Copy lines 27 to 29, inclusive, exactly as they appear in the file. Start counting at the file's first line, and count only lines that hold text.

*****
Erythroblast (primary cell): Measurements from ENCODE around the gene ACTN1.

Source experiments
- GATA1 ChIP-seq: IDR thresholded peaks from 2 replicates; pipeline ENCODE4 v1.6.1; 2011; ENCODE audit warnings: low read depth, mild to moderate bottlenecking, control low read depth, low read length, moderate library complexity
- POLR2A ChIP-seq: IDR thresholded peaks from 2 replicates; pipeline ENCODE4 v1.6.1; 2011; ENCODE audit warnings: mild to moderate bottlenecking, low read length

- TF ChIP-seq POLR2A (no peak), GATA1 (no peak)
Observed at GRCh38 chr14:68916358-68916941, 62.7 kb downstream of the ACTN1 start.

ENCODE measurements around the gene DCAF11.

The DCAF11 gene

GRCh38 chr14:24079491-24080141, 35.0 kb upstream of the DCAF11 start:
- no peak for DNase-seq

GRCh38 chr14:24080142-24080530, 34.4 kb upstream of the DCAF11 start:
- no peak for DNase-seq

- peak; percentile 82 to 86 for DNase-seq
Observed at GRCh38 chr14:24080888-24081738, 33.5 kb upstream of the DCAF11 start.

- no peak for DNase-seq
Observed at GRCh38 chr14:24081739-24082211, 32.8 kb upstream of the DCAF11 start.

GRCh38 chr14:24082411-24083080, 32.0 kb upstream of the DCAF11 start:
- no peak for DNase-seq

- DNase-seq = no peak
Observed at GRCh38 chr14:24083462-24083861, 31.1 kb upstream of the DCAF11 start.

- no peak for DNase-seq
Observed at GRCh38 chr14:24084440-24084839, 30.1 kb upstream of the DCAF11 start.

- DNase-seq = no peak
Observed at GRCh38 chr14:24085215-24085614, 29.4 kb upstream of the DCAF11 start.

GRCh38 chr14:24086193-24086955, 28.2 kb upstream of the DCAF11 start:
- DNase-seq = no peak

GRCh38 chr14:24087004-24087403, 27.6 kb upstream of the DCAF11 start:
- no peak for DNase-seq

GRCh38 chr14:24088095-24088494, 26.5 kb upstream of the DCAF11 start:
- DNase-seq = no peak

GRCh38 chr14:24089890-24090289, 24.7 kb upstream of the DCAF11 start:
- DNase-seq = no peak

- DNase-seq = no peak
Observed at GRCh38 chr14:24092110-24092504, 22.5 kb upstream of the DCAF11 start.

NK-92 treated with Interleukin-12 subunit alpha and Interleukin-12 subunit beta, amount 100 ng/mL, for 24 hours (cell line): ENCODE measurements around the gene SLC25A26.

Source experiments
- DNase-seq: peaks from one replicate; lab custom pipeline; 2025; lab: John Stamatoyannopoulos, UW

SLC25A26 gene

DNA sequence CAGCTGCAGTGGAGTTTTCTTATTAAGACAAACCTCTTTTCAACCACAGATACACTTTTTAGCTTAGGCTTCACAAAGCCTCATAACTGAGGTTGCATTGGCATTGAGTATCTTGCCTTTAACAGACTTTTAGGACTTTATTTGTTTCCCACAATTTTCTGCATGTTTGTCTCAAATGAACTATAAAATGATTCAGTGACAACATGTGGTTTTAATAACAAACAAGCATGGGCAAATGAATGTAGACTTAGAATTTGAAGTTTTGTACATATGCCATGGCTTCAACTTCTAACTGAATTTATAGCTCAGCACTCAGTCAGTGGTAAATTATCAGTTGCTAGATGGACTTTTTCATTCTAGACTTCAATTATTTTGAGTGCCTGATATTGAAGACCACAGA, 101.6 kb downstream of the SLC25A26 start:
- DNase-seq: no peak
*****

GRCh38 chr14:24087004-24087403, 27.6 kb upstream of the DCAF11 start:
- no peak for DNase-seq

GRCh38 chr14:24088095-24088494, 26.5 kb upstream of the DCAF11 start: